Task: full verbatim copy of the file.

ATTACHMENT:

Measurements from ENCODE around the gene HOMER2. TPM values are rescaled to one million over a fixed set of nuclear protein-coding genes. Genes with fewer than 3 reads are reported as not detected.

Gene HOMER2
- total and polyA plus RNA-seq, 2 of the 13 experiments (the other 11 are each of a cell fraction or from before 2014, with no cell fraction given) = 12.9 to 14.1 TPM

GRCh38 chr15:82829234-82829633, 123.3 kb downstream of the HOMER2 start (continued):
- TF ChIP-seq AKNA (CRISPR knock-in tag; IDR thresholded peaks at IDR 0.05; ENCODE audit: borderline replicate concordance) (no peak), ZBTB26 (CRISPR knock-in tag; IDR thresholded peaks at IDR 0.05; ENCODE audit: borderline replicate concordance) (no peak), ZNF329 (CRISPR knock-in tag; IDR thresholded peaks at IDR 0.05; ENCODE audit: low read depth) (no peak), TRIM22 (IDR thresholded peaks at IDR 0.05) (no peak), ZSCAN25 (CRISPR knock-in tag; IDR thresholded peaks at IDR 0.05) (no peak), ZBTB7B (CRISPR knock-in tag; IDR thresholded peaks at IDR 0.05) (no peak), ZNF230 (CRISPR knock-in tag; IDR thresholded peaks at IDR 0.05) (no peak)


Measurements from ENCODE around the gene HOMER2. TPM values are rescaled to one million over a fixed set of nuclear protein-coding genes. Genes with fewer than 3 reads are reported as not detected.

Gene HOMER2
- total and polyA plus RNA-seq, 2 of the 13 experiments (the other 11 are each of a cell fraction or from before 2014, with no cell fraction given) = 12.9 to 14.1 TPM

GRCh38 chr15:82829234-82829633, 123.3 kb downstream of the HOMER2 start (continued):
- TF ChIP-seq AKNA (CRISPR knock-in tag; IDR thresholded peaks at IDR 0.05; ENCODE audit: borderline replicate concordance) (no peak), ZBTB26 (CRISPR knock-in tag; IDR thresholded peaks at IDR 0.05; ENCODE audit: borderline replicate concordance) (no peak), ZNF329 (CRISPR knock-in tag; IDR thresholded peaks at IDR 0.05; ENCODE audit: low read depth) (no peak), TRIM22 (IDR thresholded peaks at IDR 0.05) (no peak), ZSCAN25 (CRISPR knock-in tag; IDR thresholded peaks at IDR 0.05) (no peak), ZBTB7B (CRISPR knock-in tag; IDR thresholded peaks at IDR 0.05) (no peak), ZNF230 (CRISPR knock-in tag; IDR thresholded peaks at IDR 0.05) (no peak)